Iron Heroes is another example, but unlike Spycraft, the opportunities for picking feats is much more limited. Iron Heroes creates long Feat Mastery chains that allow your character, whose fighting style is already very limited by your class choice, to specialize even more by choosing a particular feat chain. Whereas in Spycraft you could be an awesome mixed martial artist, able to fight using a dozen different styles (wrestling, boxing, brawling, etc.), in Iron Heroes you'll be the girl who can do one thing so marvelously well it works every time ... except when it doesn't. The worst thing in the world is to be an Iron Heroes Executioner fighting someone with sneak attack immunity. It gives new meaning to the word "impotence".

Not necessary an important meaning, but new meaning, still.

But what about Flaws? Sorry, this blog post has gone on long enough. I'll save that for another day.

Sunday, October 27, 2013

Style Sundays: Talking the Talk and Walking the Walk

How do you decide how characters talk, walk, and move? What makes them unique in that respect?

Do they need to be unique? Yes!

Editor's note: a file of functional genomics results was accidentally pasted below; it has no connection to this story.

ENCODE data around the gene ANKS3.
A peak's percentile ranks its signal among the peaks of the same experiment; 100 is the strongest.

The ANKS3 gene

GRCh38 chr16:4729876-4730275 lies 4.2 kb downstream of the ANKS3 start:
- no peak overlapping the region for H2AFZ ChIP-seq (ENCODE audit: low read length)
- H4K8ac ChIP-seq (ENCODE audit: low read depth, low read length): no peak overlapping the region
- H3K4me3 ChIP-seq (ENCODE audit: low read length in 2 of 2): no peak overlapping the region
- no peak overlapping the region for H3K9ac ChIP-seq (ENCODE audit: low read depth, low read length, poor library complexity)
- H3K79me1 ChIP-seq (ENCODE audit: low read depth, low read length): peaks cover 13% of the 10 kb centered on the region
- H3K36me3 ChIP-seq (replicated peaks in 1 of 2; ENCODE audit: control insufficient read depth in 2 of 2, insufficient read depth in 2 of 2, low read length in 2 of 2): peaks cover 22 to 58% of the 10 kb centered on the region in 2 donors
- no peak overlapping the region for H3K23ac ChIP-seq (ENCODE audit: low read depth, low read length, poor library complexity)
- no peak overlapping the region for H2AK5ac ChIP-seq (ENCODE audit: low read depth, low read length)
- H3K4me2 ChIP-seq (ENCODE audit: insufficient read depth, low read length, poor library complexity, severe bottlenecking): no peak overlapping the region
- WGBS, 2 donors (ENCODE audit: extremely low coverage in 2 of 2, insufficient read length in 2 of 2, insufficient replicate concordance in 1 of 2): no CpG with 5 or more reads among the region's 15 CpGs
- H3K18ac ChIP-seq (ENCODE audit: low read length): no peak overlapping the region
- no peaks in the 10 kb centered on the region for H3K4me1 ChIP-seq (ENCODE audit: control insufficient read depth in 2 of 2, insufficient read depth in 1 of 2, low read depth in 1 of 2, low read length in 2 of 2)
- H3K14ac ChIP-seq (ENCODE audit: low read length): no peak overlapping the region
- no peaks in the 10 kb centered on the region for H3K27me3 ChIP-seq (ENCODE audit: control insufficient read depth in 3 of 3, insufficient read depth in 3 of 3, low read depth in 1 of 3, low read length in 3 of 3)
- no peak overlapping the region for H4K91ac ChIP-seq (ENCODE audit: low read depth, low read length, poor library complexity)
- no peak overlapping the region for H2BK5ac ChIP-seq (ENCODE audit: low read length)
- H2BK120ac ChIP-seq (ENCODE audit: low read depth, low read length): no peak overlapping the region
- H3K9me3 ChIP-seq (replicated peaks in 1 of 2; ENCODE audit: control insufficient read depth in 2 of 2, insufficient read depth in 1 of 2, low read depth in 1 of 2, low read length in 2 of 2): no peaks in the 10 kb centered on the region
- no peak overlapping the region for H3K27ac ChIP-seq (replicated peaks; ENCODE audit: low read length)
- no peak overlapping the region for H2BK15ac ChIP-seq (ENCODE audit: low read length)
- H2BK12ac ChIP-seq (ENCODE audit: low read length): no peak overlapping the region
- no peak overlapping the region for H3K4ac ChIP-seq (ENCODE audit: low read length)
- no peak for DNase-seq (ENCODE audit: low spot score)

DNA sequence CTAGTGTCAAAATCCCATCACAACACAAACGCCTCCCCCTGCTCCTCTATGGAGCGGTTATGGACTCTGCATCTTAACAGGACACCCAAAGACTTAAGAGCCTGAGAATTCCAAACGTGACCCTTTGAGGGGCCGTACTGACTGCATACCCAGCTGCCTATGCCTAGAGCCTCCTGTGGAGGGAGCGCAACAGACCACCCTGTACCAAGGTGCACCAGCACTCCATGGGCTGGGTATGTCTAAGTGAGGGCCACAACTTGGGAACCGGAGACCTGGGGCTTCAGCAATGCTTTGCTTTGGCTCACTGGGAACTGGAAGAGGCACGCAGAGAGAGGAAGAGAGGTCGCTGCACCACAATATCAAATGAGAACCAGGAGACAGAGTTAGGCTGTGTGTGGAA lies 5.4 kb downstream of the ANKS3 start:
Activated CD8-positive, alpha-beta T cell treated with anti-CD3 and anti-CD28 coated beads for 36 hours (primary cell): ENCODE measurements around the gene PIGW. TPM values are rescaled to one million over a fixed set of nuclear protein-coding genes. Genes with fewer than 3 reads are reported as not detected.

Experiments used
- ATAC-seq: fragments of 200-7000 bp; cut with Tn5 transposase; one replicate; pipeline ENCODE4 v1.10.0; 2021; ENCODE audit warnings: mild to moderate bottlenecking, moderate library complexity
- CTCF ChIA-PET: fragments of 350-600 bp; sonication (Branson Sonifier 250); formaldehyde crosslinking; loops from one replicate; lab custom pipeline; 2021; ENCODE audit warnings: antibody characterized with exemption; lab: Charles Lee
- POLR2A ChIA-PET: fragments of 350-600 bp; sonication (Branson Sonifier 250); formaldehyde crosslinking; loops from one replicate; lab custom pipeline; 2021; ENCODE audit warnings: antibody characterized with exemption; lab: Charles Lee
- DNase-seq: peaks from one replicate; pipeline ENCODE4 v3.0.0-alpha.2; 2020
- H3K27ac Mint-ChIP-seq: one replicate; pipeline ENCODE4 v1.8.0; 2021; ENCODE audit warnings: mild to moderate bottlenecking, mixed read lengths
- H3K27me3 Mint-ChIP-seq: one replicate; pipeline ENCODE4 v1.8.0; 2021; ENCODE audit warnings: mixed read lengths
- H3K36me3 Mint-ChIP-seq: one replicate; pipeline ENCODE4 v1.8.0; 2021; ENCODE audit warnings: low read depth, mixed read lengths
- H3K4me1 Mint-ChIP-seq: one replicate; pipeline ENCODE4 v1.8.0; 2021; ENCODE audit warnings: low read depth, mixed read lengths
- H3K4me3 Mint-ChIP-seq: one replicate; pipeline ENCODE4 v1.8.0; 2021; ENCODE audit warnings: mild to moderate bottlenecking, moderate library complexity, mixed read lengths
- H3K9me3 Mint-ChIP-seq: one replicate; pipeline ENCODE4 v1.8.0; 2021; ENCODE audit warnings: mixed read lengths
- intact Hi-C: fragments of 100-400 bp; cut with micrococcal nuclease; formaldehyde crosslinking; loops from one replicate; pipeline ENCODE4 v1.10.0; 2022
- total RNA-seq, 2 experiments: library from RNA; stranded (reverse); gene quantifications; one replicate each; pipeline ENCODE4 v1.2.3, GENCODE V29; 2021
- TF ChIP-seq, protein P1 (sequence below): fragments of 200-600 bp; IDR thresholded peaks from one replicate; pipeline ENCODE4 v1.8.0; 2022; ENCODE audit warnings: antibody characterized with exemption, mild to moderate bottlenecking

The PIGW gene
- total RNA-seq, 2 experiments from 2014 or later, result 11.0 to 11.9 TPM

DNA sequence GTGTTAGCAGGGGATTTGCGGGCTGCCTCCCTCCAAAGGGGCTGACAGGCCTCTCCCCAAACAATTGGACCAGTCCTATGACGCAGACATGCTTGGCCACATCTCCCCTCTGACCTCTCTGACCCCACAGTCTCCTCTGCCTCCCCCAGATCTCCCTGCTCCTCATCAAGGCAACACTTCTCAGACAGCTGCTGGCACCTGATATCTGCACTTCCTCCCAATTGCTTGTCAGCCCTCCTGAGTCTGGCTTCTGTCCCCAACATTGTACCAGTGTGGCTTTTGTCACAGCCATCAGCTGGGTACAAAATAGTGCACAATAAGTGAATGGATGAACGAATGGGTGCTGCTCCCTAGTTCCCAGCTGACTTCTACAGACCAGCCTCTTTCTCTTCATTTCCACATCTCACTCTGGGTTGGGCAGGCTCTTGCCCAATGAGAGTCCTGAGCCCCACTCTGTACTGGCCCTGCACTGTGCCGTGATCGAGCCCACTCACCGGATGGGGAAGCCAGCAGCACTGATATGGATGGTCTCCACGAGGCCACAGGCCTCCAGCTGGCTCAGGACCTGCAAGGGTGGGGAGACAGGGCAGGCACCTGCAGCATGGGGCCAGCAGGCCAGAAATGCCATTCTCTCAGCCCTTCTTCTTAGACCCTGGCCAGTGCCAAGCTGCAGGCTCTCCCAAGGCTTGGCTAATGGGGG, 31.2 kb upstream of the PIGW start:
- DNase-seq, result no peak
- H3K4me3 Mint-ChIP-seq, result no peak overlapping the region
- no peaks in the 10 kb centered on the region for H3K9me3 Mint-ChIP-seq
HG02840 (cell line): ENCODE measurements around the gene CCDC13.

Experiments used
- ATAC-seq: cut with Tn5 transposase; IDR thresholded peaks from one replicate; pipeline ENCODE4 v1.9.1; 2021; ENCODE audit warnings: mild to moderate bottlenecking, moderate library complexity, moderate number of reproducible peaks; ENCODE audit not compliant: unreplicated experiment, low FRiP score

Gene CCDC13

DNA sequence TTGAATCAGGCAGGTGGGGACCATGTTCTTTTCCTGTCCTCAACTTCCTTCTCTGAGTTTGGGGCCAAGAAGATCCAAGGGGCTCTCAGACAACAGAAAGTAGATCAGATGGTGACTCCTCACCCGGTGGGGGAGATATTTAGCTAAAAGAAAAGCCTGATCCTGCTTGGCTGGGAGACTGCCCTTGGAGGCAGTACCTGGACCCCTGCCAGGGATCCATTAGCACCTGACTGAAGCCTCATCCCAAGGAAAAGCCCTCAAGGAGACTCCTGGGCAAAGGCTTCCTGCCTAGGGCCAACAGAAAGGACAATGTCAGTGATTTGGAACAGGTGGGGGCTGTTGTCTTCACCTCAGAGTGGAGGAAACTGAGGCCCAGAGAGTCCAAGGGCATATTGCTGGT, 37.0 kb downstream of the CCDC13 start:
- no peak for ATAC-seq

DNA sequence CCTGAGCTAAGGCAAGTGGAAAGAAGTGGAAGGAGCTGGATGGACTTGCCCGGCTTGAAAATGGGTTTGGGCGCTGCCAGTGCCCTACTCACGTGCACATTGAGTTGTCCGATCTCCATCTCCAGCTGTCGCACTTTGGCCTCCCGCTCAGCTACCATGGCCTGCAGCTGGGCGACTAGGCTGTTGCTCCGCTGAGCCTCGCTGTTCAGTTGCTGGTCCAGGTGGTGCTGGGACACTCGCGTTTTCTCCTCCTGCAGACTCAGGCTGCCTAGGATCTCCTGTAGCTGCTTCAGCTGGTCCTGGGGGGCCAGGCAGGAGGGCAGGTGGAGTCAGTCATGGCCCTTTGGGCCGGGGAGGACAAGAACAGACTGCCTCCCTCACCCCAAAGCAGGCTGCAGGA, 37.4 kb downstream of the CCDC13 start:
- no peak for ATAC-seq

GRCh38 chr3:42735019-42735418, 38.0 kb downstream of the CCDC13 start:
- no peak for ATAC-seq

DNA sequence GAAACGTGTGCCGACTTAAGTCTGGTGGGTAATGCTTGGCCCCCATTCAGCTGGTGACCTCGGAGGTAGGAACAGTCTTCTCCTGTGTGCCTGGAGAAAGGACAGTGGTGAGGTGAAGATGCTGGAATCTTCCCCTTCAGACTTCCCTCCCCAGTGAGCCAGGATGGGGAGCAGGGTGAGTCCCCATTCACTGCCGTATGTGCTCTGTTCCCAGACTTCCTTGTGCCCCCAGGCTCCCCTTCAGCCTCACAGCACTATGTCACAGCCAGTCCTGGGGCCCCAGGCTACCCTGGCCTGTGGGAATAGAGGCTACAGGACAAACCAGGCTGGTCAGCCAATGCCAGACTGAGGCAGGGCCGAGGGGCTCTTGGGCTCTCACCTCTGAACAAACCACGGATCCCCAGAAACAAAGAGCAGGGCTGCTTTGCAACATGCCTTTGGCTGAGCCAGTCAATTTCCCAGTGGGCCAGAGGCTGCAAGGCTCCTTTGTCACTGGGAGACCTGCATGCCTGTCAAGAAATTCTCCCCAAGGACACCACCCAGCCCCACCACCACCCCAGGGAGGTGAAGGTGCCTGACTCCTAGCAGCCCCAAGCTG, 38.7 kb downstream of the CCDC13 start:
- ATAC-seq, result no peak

What's the point of playing an average person who behaves average in every way? I'm already average, and I'm playing these games to be something different. For developing a character's outward appearance/demeanor, I consider the following acronym: SAGE STOP.

Social Status
Self-Perceived Wealth

Okay, I don't really use that acronym, but those are the things that I consider. If I can place a character in each of those elements and think of how it affects his speech mannerisms, accent, walk, dress, or appearance in even one way, I've got eight factors that I can use to make my character an individual.

Let's walk through this using Professor David Edson, a teacher a Wildburry Academy (school for teenage spies), and one of my favorite NPCs I've ever made.

Social Status: Within his daily life, he's at the top of the food chain. He has superior intellect and skills, as well as a position of high power within the school. He has enormous authority, but also the responsibility of making sure each student comes out of the school totally self-reliant. This makes him come across as arrogant, stubborn, and cryptic, because he's constantly pushing the students to figure everything out for themselves. TANSTAAFL - There's No Such Thing As A Free Lunch.

Age: He's middle aged, so he's still got plenty of energy, and dresses like a professional. He's got a medium-tone voice which hasn't yet dropped into the baritone range as a result of old age. He has some strands of gray that's really starting to pepper up his black hair. He doesn't have wrinkles, but only because he never smiles. Speaking of free lunches, that high calorie food the school serves to make sure the students have the energy they need for daily physical training is starting to take it's toll. He's put on a little bit of weight - not enough to really slow him down, but enough that it shows in his face, his neck, and his waist.